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[4109.224] APS/SPR Student Research Program – Seema Anandalwar: Changes in Epidemiology and Outcomes in Infants With Pulmonary Hypertension and Bronchopulmonary Dysplasia
Seema P. Anandalwar, Lawrence M. Rhein, Mary P. Mullen. Newborn Medicine and Pediatric Pulmonary, Boston Children's Hospital, Boston, MA; Cardiology, Boston Children's Hospital, Boston, MA.
BACKGROUND: Recent studies have increased awareness of pulmonary hypertension (PH) as a common complication of bronchopulmonary dysplasia (BPD), with potential significant morbidity and mortality. Various outcomes have been described for infants with PH, from early resolution to significant mortality. Despite rising awareness of PH in BPD, information describing recent epidemiology and outcomes is lacking.
OBJECTIVE: To describe epidemiology and outcomes of infants with BPD-associated PH.
DESIGN/METHODS: We identified infants at a large tertiary care hospital, with birth gestational age ≤ 32 weeks, birth between 1998-2012, BPD diagnosis, and initial PH diagnosis (by echocardiogram) at ≥ 2 months of age. Echocardiograms were followed until documented PH resolution or death. Demographics and details of respiratory and PH management were extracted from the medical records.
RESULTS: 102 patients were identified. The early cohort included 46 patients born from January 1, 1998 to February 1, 2006; the late cohort included 56 patients born from February 2, 2006 to December 31, 2012. There were no differences between cohorts in gender, birth weight, gestational age, days on ventilator, severity of BPD, or treatment with sildenafil or nitric oxide. The late cohort had more patients treated with post-pyloric feeds (p=0.05) and tracheostomy (p=0.007). The late cohort had a younger mean age at PH diagnosis (285 vs 176 days, p=0.11), shorter time to PH resolution (p<0.03), and lower mortality rate.
CONCLUSIONS: Compared to earlier cohorts, more recent cohorts of infants with BPD and PH are more likely to be treated with aggressive respiratory management, exhibit shorter times to PH resolution, and have lower mortality.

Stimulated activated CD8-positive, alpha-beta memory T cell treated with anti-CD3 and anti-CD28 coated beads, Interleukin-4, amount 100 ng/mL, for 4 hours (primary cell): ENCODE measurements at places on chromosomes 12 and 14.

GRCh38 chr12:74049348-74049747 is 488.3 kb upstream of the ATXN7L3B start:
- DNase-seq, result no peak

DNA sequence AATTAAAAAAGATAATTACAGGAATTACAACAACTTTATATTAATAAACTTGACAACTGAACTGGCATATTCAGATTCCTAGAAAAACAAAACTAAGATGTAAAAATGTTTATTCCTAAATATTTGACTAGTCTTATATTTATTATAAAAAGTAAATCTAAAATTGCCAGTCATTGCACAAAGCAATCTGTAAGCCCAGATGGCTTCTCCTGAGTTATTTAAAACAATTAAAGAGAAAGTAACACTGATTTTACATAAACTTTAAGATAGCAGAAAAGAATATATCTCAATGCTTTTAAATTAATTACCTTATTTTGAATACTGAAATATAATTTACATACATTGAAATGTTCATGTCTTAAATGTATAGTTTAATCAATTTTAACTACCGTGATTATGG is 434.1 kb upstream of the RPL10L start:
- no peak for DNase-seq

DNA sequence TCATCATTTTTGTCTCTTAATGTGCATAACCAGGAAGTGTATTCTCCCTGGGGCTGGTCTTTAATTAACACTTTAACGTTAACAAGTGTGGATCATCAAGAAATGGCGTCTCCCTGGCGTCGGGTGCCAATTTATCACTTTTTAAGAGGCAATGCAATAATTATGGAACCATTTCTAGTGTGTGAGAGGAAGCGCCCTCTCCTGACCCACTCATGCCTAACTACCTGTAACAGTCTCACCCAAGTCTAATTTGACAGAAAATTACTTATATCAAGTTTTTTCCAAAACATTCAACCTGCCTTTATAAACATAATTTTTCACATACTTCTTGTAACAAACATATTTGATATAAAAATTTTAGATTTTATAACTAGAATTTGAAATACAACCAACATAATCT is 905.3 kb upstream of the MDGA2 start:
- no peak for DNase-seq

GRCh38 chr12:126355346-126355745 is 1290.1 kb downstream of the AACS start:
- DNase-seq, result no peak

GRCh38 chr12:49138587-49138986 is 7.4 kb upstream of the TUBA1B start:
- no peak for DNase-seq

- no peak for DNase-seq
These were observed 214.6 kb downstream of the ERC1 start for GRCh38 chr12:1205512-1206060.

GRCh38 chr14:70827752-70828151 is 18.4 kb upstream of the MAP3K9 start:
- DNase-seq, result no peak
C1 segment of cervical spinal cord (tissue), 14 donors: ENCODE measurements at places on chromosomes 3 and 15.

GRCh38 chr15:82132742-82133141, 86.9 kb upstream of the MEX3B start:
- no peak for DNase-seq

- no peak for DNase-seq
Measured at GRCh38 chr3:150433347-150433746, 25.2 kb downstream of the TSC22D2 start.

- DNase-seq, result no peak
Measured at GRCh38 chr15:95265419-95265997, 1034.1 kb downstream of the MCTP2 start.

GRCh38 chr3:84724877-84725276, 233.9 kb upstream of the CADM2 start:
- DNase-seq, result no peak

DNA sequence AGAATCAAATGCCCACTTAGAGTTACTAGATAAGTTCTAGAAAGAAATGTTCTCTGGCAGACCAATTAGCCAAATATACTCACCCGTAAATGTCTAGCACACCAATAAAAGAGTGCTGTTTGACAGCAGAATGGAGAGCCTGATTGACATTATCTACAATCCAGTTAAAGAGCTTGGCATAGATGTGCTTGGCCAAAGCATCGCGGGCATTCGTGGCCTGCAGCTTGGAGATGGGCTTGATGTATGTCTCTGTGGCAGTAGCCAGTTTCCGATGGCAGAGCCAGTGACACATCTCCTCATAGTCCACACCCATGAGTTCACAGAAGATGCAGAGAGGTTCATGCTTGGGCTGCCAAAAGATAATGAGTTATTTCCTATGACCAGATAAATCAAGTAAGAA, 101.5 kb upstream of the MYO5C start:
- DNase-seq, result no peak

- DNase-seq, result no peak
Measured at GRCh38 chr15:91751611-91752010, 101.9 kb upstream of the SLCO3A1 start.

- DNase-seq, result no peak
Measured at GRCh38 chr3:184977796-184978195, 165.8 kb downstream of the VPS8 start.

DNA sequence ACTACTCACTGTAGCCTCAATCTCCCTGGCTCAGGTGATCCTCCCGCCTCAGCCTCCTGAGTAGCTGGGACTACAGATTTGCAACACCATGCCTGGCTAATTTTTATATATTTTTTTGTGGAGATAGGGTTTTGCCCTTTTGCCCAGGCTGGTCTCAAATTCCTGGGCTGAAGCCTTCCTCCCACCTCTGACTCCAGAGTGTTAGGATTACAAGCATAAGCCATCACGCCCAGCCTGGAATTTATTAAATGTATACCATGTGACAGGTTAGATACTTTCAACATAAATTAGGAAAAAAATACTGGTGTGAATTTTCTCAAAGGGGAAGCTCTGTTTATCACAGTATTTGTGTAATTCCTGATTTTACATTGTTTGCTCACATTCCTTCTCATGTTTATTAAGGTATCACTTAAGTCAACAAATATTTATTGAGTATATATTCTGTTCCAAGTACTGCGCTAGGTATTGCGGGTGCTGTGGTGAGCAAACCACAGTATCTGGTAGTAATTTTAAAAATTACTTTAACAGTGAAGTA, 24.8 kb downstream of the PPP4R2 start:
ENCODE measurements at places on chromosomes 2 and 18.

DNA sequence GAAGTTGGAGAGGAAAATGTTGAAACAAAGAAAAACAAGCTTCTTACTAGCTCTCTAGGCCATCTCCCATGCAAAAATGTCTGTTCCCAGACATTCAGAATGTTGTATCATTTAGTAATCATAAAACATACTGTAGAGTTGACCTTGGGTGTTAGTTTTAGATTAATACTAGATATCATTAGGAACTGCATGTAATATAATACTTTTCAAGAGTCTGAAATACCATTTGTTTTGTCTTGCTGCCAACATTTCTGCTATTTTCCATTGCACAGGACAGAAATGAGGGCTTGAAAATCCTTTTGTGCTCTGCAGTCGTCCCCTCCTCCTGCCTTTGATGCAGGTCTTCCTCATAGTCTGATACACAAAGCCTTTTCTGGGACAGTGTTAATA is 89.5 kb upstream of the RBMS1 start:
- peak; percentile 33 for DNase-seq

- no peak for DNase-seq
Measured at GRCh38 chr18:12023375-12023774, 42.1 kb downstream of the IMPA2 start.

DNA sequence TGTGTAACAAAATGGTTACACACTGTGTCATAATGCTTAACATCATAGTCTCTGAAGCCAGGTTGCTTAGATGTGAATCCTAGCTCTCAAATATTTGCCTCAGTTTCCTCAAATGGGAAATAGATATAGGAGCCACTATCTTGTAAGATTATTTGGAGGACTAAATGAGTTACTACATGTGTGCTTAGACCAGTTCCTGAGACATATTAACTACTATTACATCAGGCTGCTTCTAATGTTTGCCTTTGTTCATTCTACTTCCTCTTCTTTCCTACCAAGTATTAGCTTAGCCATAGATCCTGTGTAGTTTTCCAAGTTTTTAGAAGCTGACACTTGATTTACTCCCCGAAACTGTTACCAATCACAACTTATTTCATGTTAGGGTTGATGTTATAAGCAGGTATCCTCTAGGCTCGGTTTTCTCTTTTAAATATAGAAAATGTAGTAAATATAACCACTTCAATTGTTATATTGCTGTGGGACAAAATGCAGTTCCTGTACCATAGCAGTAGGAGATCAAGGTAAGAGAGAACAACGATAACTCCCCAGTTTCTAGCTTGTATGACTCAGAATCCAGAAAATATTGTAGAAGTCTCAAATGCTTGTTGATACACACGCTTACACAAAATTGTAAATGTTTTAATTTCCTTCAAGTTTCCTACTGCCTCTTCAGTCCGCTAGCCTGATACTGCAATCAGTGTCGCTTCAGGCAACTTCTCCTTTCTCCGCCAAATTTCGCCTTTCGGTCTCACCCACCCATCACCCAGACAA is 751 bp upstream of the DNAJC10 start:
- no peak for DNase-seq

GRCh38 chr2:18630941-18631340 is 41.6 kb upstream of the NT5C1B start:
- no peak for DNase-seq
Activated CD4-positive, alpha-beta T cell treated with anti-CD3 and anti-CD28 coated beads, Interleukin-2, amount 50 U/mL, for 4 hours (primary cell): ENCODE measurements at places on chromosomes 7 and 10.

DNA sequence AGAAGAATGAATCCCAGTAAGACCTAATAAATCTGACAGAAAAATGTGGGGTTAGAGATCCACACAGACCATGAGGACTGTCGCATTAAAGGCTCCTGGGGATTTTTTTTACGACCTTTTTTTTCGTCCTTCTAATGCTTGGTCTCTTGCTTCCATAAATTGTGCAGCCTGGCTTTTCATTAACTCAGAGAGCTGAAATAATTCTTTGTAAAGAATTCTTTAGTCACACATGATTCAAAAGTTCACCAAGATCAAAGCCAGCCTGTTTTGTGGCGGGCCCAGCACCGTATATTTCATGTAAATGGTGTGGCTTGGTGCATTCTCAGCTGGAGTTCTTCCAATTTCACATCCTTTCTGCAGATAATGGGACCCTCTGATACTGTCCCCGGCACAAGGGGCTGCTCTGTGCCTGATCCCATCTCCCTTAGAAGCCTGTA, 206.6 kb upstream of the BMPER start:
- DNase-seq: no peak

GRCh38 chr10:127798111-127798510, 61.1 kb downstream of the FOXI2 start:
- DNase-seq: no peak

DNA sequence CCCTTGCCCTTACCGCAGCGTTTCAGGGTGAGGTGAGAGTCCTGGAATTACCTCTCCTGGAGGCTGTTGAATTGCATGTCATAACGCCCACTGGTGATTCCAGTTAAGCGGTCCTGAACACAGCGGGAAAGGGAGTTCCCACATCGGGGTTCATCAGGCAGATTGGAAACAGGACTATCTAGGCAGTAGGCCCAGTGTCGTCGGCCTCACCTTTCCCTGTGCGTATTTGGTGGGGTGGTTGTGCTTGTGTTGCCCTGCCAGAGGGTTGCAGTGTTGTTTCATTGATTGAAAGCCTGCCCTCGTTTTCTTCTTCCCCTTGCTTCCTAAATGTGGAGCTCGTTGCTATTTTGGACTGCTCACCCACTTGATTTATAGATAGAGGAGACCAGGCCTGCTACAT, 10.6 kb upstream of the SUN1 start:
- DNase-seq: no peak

First Author is a Medical Student
[2940.555A] APS/SPR Student Research Program – Eilann Santo: Efficacy of Bronchodilator Use in the Newborn Intensive Care Unit
Eilann C. Santo, Bridget K. Hughes, Lawrence M. Rhein. Perelman School of Medicine at the University of Pennsylvania, Philadelphia, PA; University of Rochester School of Medicine and Dentistry, Rochester, NY; Newborn Medicine and Pediatric Pulmonology, Boston Children's Hospital, Boston, MA.
BACKGROUND: Bronchodilators (BD) have been used for over 30 years in preterm infants with bronchopulmonary dysplasia (BPD). While some data is available on its role in short-term pulmonary compliance, little data exists regarding efficacy of BD for clinical respiratory outcomes.
OBJECTIVE: To assess efficacy of BD in improving pulmonary status of preterm infants within 48 hours of use, and to determine correlation with Newborn Intensive Care Unit (NICU) length of stay.
DESIGN/METHODS: We identified infants born between 2002 and 2013, who received BD treatment at any point during the initial hospitalization at a Level 3 NICU. We selected controls matched for birth gestational age week, birth year, race, and gender. Exclusion criteria included lack of control patient with matching criteria (n=6) or lack of information to allow calculation of the pulmonary score for either index or control patient (n=16). Pulmonary scores were calculated from clinical data (Madan et al, Pediatrics 2005) on the day prior to first BD exposure, and at 24 and 48 hours post treatment. Higher scores reflect worse lung disease. Pulmonary scores for controls were calculated on the same day of life corresponding to the day of first BD exposure for the matched patient. Demographic and clinical variables were extracted from medical records.
RESULTS: Infants who received BD had lower pulmonary scores at baseline pre-1st BD dose (2.23 v 0.18, p<0.0001), 24 hrs (1.09 v 0.10, p<0.0001) and 48 hrs (1.16 v 0.10, p<0.0001) compared to matched controls. Infants treated with BD showed greater improvement from baseline at both 24 (p<0.0001) and 48 hours (p<0.0001) than those who did not receive BD. NICU length of stay was increased in infants who received BDs compared to controls (p<0.0001).
CONCLUSIONS: Infants treated with BD showed greater improvement in respiratory function both 24 and 48 hours post BD administration compared to infants who did not receive BD. Infants who received BD had more severe lung disease at similar ages compared to matched controls, and despite short-term improvement in pulmonary score, had longer NICU length of stay. Prospective studies are needed to evaluate the role of BD in improving clinical respiratory outcomes.
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